Automatic Transmission Slipping When Accelerating (SOLVED!)

automatic transmission slipping when accelerating

Having your automatic transmission slipping when accelerating can be a frustrating and potentially dangerous issue.

It is crucial to identify and address the problem as soon as possible to prevent further damage to the transmission, maintain safe driving conditions, and ensure the longevity of your vehicle.

In this comprehensive guide, we will explore the common causes of transmission slipping, the warning signs to look for, and the various ways to address and resolve these issues.

Causes of Automatic Transmission Slipping When Accelerating

There are several reasons why your automatic transmission might be slipping during acceleration. Some of the most common causes include:

Low Fluid Levels

One of the primary reasons for transmission slipping is low transmission fluid levels. The fluid is essential for lubricating the various components within the transmission and ensuring its smooth operation.

If the fluid level is too low, it can result in insufficient pressure within the transmission, leading to slipping and other performance issues.

Burnt Fluid

Another possible cause of transmission slipping is burnt transmission fluid. If the fluid has become burnt due to overheating and excessive friction, it will become less effective at lubricating the system and may contribute to slipping problems. This issue can typically be resolved by replacing the burnt fluid with fresh, clean fluid.

Clutch Problems

Both automatic and manual transmissions rely on clutches to engage and disengage gears. Although clutch issues are more common in manual transmissions, automatic transmissions can also experience problems with their clutches.

In automatic transmissions, the torque converter and transmission contain clutch plates that may become worn or damaged due to insufficient transmission fluid or other issues, leading to slipping.

Torque Converter Issues

The torque converter is a crucial component of an automatic transmission, responsible for converting the engine’s power into torque that can be utilized by the transmission.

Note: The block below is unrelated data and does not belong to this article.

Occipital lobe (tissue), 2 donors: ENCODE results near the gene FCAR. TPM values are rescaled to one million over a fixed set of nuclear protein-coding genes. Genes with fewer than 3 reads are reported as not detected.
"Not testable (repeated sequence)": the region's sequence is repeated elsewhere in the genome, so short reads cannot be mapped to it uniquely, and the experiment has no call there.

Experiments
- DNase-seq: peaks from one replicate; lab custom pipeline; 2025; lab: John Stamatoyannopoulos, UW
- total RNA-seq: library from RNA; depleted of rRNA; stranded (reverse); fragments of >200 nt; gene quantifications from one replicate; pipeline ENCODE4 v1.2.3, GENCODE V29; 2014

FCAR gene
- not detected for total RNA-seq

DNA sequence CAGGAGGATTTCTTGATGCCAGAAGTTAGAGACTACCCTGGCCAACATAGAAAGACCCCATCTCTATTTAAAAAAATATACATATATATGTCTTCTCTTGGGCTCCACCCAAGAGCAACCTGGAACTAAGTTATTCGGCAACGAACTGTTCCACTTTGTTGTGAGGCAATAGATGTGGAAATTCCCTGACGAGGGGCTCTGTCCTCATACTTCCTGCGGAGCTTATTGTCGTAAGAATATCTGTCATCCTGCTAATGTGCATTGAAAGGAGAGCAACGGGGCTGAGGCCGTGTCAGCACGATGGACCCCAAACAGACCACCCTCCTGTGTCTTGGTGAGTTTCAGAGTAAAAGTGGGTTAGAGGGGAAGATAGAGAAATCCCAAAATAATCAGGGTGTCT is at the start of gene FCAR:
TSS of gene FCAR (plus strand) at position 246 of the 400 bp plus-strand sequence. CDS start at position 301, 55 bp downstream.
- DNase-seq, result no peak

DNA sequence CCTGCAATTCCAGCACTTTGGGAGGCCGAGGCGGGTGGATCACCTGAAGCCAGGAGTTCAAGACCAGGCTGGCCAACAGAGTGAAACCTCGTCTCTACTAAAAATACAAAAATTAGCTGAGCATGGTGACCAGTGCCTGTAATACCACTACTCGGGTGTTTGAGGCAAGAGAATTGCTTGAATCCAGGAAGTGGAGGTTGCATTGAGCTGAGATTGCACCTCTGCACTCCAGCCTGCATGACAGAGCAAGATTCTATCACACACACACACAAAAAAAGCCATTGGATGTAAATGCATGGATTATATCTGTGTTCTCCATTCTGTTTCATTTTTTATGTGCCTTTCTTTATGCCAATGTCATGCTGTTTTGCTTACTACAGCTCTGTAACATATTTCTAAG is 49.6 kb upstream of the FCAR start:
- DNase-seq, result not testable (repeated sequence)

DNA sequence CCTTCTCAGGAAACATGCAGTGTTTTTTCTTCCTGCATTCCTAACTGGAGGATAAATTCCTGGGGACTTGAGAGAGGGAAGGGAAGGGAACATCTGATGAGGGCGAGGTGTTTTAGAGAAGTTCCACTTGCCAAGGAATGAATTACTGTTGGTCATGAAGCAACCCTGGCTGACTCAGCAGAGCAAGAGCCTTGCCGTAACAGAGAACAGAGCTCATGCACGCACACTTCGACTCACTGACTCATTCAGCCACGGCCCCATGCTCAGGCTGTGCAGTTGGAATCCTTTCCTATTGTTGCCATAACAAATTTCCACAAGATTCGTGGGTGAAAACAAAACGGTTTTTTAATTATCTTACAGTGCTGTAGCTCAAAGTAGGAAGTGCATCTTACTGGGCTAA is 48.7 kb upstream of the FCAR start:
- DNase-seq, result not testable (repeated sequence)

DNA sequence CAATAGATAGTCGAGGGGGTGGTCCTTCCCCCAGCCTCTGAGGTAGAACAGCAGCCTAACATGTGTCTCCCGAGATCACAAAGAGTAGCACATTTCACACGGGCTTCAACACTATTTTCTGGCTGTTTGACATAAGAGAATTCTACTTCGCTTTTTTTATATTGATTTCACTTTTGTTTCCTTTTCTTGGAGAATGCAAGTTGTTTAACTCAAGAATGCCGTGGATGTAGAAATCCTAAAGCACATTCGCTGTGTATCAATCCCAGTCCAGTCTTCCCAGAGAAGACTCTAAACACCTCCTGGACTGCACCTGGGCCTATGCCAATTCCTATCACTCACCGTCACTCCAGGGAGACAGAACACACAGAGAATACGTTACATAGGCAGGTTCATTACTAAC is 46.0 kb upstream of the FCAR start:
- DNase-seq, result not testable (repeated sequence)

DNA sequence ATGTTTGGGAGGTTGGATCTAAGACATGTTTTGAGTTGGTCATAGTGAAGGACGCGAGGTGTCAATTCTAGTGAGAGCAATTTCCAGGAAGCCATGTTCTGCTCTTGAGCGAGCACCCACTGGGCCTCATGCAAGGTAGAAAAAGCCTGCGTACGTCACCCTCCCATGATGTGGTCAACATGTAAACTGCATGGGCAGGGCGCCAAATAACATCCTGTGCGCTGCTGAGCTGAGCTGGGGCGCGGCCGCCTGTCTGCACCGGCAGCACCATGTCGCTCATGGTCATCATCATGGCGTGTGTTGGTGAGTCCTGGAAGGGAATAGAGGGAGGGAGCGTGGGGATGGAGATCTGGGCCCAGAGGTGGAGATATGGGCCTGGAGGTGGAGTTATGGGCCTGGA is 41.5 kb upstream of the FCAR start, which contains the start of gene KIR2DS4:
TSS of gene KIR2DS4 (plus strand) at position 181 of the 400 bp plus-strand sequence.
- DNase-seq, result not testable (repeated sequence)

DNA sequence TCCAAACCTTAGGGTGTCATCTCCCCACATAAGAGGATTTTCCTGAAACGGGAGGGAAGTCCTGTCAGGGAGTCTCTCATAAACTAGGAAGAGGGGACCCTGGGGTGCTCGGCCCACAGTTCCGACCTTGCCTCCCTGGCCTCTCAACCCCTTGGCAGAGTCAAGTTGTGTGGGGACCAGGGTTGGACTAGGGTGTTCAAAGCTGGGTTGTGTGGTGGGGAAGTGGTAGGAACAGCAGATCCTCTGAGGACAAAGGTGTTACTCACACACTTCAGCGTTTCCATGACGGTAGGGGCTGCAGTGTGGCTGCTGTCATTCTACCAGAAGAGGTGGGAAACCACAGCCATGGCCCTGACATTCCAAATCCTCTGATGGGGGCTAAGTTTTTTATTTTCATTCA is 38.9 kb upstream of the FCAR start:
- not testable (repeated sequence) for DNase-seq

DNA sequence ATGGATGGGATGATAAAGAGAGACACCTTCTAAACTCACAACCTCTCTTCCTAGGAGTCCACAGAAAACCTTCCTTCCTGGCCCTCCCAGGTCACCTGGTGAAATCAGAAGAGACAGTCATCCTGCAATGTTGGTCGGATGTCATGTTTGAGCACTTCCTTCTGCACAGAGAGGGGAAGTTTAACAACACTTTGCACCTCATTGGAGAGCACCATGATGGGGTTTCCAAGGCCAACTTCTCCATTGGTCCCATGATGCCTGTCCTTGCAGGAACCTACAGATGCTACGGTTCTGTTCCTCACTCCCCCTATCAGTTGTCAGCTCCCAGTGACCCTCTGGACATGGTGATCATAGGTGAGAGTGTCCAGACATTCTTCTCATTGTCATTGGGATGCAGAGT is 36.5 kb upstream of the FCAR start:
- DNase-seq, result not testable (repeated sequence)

Over time, the torque converter may become worn or damaged, affecting the flow of transmission fluid and potentially causing slipping issues.

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Transmission Bands

Transmission bands are essential for connecting the gears within an automatic transmission. When these bands become worn or damaged, they can cause the transmission to slip. In many cases, replacing or adjusting the affected bands can resolve this issue.

Worn Gears

Another possible cause of slipping in an automatic transmission is worn or damaged gears. The gear set within a transmission relies on various clutches and bands to engage and disengage gears effectively.

If the bands and clutches become worn or damaged, they may not engage properly, leading to slipping and other performance problems.

Solenoid Issues

Transmission solenoids are responsible for controlling the flow of transmission fluid within the system, engaging and disengaging gears as needed.

If a solenoid becomes faulty or damaged, it can affect the flow of fluid and contribute to slipping issues.

Warning Signs of Transmission Slipping

To address transmission slipping issues as early as possible, it’s essential to recognize the warning signs that may indicate a problem. Some common signs to look for include: